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Thu. Apr 25th, 2024

In the aftermath of a powerful 7.5 magnitude earthquake that struck Japan’s Noto Peninsula in the Ishikawa prefecture on Monday, scenes of destruction unfolded along the western coast. Rescuers are in a ‘battle against time’ to save residents trapped in collapsed buildings, with the death toll already reaching at least 48 people.

The quake triggered multiple aftershocks and set off tsunami alerts, felt as far away as eastern Russia. Despite Japan’s Meteorological Agency lifting all tsunami advisories along parts of the western coast on Tuesday, limited access to the northern part of the Noto Peninsula persists more than 24 hours after the initial quake.

Prime Minister Fumio Kishida, addressing the situation after a disaster emergency meeting, mentioned that a destroyed road hampers access to the affected area. Helicopters flying over the peninsula reported damaged roads, landslides, and large fires, requiring a mobilization of various means of transport.

Wajima, a central city with over 27,000 residents, appears to be among the worst-hit areas. Officials confirm 15 deaths in Wajima, where fires ravaged over 100 shops and houses following the quake. Tsunami waves of around 1.2 meters added to the city’s challenges.

Evacuation efforts led more than 30,200 people to seek shelter in 336 evacuation centers in Ishikawa. Although the extent of damage is still being assessed, it is not on the scale of the 2011 quake and tsunami disaster.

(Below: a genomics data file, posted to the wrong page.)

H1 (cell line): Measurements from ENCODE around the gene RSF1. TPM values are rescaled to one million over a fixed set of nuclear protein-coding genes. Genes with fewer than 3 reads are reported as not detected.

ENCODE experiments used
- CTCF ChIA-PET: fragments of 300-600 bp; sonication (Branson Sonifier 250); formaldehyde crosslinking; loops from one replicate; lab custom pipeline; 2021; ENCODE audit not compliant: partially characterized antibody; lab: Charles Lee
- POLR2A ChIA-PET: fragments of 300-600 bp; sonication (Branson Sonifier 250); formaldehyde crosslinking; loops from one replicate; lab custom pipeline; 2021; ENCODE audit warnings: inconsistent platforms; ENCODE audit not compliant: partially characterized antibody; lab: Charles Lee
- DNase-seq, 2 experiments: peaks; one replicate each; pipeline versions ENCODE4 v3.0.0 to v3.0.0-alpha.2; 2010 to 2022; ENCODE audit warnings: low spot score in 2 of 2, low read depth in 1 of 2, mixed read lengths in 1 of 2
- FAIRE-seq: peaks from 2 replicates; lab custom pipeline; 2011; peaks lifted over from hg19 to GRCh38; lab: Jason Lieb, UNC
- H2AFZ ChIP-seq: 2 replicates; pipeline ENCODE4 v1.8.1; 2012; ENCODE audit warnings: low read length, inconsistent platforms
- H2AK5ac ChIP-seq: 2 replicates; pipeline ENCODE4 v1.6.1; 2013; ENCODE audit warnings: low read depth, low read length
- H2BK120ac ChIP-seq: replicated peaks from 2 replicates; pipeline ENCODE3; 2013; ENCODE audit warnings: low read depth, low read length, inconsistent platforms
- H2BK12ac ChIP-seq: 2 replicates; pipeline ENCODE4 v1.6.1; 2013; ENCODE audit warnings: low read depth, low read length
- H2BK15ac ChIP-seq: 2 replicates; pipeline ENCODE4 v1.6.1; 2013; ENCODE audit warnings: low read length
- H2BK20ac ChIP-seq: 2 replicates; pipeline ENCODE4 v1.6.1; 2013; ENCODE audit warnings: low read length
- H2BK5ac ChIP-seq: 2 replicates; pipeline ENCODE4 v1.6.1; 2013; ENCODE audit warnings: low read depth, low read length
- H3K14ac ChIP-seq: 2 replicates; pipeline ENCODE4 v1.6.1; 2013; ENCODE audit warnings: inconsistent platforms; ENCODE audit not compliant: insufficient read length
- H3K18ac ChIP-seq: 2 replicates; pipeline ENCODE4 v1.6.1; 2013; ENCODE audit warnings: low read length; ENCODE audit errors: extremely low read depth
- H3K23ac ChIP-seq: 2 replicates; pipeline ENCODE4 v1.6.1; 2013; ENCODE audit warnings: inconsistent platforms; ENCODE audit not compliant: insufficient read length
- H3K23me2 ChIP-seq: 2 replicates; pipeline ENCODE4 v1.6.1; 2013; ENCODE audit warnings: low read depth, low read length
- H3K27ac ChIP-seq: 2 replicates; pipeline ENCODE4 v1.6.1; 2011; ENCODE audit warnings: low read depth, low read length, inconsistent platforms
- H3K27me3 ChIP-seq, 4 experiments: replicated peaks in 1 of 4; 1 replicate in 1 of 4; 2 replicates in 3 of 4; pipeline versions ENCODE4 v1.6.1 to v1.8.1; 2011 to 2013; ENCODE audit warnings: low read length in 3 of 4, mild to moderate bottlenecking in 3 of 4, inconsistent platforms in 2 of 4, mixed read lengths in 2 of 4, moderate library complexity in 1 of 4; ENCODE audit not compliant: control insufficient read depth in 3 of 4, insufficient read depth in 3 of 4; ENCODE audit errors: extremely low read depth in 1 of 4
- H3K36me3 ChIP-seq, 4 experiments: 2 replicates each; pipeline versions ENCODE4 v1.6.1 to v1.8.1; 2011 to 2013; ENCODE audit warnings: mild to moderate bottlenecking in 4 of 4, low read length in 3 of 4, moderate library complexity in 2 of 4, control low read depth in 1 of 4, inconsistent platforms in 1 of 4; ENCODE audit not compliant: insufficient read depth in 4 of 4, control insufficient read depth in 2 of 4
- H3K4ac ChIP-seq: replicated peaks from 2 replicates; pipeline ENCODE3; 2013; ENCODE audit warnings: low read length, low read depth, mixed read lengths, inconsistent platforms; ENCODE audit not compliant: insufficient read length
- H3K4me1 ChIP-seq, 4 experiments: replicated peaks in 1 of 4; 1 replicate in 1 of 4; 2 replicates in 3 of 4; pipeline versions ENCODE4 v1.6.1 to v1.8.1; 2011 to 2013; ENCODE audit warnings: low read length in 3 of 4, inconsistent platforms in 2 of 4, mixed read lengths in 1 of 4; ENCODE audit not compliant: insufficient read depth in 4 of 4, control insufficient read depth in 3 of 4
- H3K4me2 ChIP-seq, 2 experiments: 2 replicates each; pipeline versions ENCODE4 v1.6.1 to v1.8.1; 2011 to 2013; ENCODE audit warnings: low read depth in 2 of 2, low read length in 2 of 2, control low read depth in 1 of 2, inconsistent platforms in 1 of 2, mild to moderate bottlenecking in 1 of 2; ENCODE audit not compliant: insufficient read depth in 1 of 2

Prime Minister Kishida emphasized the urgency of rescue efforts, stating, “Rescue efforts are a battle against time, especially for the victims of collapsed buildings.” Japan’s Self Defense Force, along with police and fire emergency teams, are engaged in overnight rescue operations.

Reports indicate an elderly man pulled from a collapsed house succumbed to the quake’s impact. Damaged roads hinder health officials in Suzu from reaching wounded patients, highlighting the broader challenges in the affected region.

Power outages affect 45,700 households in Ishikawa, while no abnormalities were reported at nuclear plants near the quake’s epicenter. Bullet train services, halted during the quake, resumed after a nearly 11-hour delay.

The Japan Meteorological Agency issued a “major tsunami warning,” the first since 2011, initially for Noto but later downgraded it to a “tsunami warning.” The threat diminished, and warnings were eventually canceled.

While smaller aftershocks persist, seismologists, including Susan Hough from the US Geological Survey, warn of potential hazards for months. The earthquake is described as the largest in the region, posing ongoing challenges for residents unfamiliar with seismic events of this scale.

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